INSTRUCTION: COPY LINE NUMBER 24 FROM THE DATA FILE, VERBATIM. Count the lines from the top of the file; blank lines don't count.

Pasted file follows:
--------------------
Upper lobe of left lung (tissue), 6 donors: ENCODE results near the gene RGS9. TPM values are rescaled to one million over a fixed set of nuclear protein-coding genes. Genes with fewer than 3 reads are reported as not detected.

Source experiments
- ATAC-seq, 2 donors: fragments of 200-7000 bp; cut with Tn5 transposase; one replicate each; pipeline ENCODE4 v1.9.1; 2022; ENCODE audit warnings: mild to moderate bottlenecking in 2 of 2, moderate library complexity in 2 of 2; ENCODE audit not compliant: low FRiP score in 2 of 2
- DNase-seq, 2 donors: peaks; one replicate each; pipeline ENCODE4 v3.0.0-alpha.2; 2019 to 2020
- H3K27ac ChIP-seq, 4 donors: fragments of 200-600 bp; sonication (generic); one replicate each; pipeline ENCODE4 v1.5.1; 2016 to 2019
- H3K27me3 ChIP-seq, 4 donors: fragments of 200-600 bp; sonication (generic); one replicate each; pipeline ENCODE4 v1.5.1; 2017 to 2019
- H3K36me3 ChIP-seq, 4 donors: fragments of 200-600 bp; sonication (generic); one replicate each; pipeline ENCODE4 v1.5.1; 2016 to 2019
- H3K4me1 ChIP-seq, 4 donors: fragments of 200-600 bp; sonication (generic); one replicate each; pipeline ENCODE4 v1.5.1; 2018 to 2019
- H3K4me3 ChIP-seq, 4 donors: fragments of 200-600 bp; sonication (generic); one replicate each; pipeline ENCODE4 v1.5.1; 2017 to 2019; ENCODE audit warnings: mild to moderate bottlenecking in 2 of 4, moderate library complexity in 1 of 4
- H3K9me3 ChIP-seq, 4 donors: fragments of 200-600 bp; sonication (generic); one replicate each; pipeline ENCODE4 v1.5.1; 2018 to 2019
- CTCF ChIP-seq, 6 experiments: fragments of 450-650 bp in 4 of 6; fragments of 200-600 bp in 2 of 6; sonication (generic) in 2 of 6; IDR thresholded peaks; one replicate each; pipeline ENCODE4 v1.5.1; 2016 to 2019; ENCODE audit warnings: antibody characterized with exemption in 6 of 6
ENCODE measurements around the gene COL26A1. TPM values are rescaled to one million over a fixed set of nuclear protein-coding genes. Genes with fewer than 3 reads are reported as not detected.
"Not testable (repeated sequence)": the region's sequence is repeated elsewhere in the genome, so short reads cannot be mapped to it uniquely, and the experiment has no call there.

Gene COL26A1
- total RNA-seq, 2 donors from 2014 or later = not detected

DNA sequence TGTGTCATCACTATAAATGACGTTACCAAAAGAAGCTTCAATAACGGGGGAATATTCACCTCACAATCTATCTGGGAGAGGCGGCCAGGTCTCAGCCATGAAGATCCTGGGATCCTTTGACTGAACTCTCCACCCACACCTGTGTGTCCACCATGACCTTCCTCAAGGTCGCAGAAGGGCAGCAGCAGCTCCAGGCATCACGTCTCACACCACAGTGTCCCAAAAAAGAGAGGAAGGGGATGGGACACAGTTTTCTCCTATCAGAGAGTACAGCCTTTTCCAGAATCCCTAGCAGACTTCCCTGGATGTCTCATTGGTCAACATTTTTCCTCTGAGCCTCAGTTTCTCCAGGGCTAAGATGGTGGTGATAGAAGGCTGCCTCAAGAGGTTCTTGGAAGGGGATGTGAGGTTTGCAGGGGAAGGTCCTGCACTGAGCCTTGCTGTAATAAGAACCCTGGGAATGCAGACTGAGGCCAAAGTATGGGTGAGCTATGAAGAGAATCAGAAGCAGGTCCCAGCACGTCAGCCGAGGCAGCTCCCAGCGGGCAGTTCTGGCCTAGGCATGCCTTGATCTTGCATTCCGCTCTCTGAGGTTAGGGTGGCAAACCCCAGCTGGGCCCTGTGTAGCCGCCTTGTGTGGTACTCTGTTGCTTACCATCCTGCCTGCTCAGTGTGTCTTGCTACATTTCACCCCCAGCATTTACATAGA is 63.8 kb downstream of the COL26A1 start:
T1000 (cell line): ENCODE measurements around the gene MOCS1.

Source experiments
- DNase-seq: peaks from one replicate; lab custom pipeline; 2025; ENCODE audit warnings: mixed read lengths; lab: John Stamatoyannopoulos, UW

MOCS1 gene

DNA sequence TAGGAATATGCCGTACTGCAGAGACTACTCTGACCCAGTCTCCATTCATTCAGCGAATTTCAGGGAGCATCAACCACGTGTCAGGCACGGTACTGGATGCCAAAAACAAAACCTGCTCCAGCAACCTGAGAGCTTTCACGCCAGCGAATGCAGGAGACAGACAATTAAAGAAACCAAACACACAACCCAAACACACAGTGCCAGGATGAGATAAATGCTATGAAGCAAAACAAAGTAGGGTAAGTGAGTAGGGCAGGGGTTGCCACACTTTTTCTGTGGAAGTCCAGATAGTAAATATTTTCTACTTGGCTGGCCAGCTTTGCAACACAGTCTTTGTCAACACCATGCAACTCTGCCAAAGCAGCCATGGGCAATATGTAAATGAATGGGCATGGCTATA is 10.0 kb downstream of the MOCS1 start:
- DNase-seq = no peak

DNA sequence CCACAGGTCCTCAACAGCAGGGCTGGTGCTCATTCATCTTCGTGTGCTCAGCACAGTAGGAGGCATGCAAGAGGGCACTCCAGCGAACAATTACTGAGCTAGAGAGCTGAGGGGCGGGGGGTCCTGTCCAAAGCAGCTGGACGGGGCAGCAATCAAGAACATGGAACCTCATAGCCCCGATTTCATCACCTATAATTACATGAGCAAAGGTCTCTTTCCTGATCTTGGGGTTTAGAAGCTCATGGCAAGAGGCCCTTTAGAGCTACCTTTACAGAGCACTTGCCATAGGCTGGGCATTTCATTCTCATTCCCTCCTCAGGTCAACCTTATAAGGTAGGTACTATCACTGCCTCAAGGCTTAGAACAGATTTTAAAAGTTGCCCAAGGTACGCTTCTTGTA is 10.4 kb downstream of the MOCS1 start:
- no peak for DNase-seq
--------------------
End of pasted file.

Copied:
- no peak for DNase-seq